Previously managed by Pop Idol mastermind Simon Fuller, Amy Studt has found it hard to convince the sceptics that she's more than just another manufactured pop act, despite co-writing all of the 14 tracks on her underrated debut False Smiles. Since her ill-advised cover version of Sheryl Crow's "All I Wanna Do" four years ago, it appeared that she'd fallen the way of the Spice Girls' Svengali's other acts Rachel Stevens, Gareth Gates, and the long-forgotten 21st Century Girls. However, Studt has spent the subsequent years honing her sound, touring with Razorlight under the guise of Jane Wails, and working with the likes of Guy Sigsworth (Madonna), Eg White (Adele) and Peter-John Vetesse (Sia), the result of which is the rather belated follow-up, My Paper Made Men. "Nice Boys," the attitude-laden first single featuring a cheerleader-style chant of "nice boys, they don't last" which owes more than a nod to Avril Lavigne's "Girlfriend," doesn't exactly indicate a significant career reinvention. However, it's something of a red herring, as the other nine tracks reveal a much more mature and experimental sound which has more in common with the poetic, piano-based alt-rock of Tori Amos than the bratty punk-pop of the Canadian Sk8er Girl, particularly on the brooding Cornflake Girl-esque "She Ran" and the versatile vocal acrobatics of "She Walks Beautiful." But despite its obvious influences, Studt still manages to find her own voice. The stunning "Furniture" is an achingly fragile acoustic ballad which hints at the darker side of a relationship, a far cry from the bubblegum lyrics of her debut, "Chasing the Light" is a convincing attempt at grandiose Muse-esque symphonic rock where Studt appears to use the dramatic orchestral finale as a much-needed catharsis, while the Sigsworth-produced title track effortlessly combines the electronic trickery of his previous outfit Frou Frou with Studt's intimate vocal style. The album is less successful when she tries too hard to distance herself from her teen pop beginnings. The bombastic production and wailing vocals on overbearing opener "Sad, Sad World" sound like an outtake from Alanis Morissette's polarizing second album, while "One Last Cigarette" is a jarring fusion of smoky jazz-blues and chaotic Celtic folk-metal, two genres that any artist would have trouble blending together. My Paper Made Men is unlikely to yield any "Misfit"-type Top Ten hits, but it's a bold and daring record which should finally dispel both the Lavigne comparisons and the pop puppet labels for good.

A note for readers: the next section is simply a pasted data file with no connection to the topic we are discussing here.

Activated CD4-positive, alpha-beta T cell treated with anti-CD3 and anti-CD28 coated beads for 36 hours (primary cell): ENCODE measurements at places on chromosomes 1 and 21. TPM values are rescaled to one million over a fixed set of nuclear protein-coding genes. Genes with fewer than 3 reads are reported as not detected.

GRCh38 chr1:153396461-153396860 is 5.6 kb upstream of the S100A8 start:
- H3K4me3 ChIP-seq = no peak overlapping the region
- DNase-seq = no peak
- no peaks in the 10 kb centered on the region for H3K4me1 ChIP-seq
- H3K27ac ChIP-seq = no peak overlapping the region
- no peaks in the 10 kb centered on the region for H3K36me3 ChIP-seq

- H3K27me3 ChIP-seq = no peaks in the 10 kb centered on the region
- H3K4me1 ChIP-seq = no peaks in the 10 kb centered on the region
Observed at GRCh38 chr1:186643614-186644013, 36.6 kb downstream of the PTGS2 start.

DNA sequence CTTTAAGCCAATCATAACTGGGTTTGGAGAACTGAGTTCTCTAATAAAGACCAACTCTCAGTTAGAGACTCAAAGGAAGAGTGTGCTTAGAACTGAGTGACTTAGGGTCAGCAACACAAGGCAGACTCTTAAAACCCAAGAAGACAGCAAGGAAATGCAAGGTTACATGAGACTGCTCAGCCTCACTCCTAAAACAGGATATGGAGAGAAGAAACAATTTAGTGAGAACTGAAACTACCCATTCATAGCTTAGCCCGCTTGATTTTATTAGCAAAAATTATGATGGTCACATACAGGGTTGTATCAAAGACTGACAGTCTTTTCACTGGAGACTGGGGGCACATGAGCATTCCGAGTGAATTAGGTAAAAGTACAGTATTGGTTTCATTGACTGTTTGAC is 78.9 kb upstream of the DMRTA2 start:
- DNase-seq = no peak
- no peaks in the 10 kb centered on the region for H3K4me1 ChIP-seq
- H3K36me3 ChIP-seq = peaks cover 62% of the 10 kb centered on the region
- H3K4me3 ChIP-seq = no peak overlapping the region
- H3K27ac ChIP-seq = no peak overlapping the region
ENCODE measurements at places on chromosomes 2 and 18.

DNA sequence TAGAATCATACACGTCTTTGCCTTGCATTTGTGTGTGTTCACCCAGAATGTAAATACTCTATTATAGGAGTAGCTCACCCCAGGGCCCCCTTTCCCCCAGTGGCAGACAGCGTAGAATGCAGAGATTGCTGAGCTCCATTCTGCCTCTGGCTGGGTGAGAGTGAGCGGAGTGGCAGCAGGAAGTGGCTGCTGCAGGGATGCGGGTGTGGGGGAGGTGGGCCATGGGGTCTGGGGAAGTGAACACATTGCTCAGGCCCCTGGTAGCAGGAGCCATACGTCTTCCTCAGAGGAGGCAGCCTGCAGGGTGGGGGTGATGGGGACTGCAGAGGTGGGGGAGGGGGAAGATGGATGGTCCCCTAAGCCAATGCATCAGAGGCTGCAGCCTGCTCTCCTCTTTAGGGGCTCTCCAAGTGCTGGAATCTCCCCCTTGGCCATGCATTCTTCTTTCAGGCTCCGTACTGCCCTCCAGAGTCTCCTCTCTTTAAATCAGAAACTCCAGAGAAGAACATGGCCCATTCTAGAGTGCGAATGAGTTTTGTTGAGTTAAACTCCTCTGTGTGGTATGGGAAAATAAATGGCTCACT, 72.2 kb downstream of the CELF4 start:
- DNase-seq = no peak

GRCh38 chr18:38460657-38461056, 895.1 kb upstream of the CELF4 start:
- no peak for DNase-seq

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AllMusic Review by Jon O'Brien